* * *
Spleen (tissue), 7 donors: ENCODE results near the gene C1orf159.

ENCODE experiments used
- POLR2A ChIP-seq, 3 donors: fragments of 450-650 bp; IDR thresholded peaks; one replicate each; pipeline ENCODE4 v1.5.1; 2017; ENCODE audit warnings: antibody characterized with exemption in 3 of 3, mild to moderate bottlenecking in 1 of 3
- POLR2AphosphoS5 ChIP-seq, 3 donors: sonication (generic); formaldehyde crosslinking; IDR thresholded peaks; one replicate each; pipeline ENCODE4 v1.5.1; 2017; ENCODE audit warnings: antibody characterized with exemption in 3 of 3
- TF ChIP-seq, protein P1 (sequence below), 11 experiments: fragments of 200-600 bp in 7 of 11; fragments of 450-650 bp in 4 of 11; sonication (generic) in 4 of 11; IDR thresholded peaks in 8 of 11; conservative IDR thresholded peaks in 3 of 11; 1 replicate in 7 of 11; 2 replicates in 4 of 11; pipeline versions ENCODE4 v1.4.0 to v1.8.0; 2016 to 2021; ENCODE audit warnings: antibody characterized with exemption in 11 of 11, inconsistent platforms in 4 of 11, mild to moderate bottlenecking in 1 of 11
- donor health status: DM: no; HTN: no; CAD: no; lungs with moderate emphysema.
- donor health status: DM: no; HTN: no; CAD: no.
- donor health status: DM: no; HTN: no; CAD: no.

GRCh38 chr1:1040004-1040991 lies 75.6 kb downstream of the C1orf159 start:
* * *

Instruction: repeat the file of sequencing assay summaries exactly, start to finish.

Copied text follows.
Spleen (tissue), 7 donors: ENCODE results near the gene C1orf159.

ENCODE experiments used
- POLR2A ChIP-seq, 3 donors: fragments of 450-650 bp; IDR thresholded peaks; one replicate each; pipeline ENCODE4 v1.5.1; 2017; ENCODE audit warnings: antibody characterized with exemption in 3 of 3, mild to moderate bottlenecking in 1 of 3
- POLR2AphosphoS5 ChIP-seq, 3 donors: sonication (generic); formaldehyde crosslinking; IDR thresholded peaks; one replicate each; pipeline ENCODE4 v1.5.1; 2017; ENCODE audit warnings: antibody characterized with exemption in 3 of 3
- TF ChIP-seq, protein P1 (sequence below), 11 experiments: fragments of 200-600 bp in 7 of 11; fragments of 450-650 bp in 4 of 11; sonication (generic) in 4 of 11; IDR thresholded peaks in 8 of 11; conservative IDR thresholded peaks in 3 of 11; 1 replicate in 7 of 11; 2 replicates in 4 of 11; pipeline versions ENCODE4 v1.4.0 to v1.8.0; 2016 to 2021; ENCODE audit warnings: antibody characterized with exemption in 11 of 11, inconsistent platforms in 4 of 11, mild to moderate bottlenecking in 1 of 11
- donor health status: DM: no; HTN: no; CAD: no; lungs with moderate emphysema.
- donor health status: DM: no; HTN: no; CAD: no.
- donor health status: DM: no; HTN: no; CAD: no.

GRCh38 chr1:1040004-1040991 lies 75.6 kb downstream of the C1orf159 start: